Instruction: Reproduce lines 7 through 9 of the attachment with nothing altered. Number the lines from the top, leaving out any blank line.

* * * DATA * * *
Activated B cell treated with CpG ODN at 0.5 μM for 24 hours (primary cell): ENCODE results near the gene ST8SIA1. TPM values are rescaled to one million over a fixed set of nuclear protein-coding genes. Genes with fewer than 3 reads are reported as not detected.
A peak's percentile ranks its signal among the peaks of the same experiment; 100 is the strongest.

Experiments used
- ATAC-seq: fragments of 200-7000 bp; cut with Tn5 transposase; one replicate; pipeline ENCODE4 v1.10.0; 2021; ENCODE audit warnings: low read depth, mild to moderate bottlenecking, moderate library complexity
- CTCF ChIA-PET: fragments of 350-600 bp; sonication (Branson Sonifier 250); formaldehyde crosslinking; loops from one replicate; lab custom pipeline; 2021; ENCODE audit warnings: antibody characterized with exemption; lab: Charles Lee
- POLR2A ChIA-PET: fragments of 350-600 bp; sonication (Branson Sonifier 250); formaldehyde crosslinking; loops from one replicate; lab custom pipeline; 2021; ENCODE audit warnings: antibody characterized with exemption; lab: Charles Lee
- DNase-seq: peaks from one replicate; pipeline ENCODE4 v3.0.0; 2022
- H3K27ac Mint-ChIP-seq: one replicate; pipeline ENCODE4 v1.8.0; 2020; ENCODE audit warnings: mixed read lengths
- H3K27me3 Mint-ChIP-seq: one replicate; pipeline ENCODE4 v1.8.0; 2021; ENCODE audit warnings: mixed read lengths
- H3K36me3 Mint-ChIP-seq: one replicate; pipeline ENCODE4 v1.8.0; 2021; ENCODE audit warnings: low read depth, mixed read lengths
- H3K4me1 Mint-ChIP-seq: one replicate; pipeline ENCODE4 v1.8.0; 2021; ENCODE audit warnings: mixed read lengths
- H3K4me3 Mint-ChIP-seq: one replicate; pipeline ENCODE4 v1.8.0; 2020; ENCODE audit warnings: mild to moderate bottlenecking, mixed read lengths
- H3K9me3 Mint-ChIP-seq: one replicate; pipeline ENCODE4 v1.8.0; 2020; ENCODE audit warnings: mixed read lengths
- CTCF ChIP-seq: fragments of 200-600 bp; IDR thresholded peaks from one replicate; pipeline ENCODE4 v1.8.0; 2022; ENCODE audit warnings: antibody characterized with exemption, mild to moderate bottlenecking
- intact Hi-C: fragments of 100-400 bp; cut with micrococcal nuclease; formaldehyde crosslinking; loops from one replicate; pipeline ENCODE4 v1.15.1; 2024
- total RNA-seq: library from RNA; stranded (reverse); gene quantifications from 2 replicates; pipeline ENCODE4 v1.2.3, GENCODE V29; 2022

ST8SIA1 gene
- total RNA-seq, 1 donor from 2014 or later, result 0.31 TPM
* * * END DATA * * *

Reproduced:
- DNase-seq: peaks from one replicate; pipeline ENCODE4 v3.0.0; 2022
- H3K27ac Mint-ChIP-seq: one replicate; pipeline ENCODE4 v1.8.0; 2020; ENCODE audit warnings: mixed read lengths
- H3K27me3 Mint-ChIP-seq: one replicate; pipeline ENCODE4 v1.8.0; 2021; ENCODE audit warnings: mixed read lengths